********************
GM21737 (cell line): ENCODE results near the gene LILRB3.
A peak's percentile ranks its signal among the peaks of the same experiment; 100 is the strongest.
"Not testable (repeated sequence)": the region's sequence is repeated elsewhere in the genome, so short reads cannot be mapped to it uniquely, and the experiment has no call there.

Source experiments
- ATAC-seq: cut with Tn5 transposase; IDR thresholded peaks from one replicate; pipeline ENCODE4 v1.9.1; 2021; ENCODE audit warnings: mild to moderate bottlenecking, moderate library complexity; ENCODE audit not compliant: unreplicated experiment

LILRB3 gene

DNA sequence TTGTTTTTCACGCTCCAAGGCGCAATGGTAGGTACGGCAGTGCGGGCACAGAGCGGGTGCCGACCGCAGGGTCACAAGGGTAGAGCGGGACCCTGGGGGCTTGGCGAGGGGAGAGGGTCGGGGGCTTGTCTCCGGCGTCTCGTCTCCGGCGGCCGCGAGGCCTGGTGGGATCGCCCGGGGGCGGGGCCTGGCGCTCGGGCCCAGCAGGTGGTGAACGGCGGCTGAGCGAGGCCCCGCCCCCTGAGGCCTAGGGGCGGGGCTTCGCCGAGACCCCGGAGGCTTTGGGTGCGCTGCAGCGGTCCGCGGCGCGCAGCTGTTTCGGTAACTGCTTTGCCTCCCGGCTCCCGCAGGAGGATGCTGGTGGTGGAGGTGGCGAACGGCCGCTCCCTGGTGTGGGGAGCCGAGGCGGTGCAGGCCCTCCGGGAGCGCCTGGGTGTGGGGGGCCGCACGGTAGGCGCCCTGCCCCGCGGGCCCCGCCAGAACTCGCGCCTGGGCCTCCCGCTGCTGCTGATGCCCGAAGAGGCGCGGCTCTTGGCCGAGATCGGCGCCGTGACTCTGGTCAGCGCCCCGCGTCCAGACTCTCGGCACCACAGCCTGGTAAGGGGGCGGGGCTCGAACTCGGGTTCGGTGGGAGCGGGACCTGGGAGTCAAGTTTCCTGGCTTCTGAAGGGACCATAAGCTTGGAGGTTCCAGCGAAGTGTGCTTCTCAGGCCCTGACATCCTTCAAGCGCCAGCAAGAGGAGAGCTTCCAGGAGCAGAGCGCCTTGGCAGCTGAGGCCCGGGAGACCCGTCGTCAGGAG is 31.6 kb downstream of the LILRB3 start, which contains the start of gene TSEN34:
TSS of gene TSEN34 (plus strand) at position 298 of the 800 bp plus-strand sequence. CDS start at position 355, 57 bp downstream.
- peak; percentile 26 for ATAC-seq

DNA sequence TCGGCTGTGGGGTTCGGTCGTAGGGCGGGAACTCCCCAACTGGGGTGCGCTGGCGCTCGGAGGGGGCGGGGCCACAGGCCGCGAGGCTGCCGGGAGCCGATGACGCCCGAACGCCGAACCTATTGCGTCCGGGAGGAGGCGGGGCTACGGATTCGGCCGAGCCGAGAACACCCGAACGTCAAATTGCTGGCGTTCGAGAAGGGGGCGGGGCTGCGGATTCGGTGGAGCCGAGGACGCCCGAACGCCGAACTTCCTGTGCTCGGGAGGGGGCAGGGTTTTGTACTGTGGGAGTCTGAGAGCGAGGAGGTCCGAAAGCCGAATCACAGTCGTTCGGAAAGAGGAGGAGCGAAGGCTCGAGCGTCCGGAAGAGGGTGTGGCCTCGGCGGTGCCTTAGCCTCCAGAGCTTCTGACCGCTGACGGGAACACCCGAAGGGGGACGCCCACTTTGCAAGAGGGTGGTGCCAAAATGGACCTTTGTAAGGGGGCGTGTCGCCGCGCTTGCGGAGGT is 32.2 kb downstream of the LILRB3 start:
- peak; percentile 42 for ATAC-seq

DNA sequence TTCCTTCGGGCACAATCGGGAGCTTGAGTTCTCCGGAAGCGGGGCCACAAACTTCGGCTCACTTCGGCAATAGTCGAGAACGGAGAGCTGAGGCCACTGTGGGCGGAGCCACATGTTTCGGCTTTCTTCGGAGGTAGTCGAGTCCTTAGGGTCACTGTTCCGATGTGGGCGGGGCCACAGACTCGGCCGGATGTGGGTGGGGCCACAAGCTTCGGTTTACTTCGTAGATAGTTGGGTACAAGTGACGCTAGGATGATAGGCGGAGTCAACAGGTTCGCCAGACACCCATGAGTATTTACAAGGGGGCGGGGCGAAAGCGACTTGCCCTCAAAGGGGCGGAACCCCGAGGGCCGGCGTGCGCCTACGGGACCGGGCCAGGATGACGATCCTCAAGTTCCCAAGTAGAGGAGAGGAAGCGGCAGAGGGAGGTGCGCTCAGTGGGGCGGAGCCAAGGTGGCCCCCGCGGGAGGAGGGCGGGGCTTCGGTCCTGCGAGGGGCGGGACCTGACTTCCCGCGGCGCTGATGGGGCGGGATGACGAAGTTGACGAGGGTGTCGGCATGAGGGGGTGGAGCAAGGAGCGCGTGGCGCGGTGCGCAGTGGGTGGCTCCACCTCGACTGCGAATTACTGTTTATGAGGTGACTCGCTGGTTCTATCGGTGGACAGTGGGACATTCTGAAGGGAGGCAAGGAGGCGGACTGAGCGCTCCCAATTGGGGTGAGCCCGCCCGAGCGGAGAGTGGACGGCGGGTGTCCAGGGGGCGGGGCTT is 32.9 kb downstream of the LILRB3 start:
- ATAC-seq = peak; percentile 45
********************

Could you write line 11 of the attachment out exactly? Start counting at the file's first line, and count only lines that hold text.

- peak; percentile 42 for ATAC-seq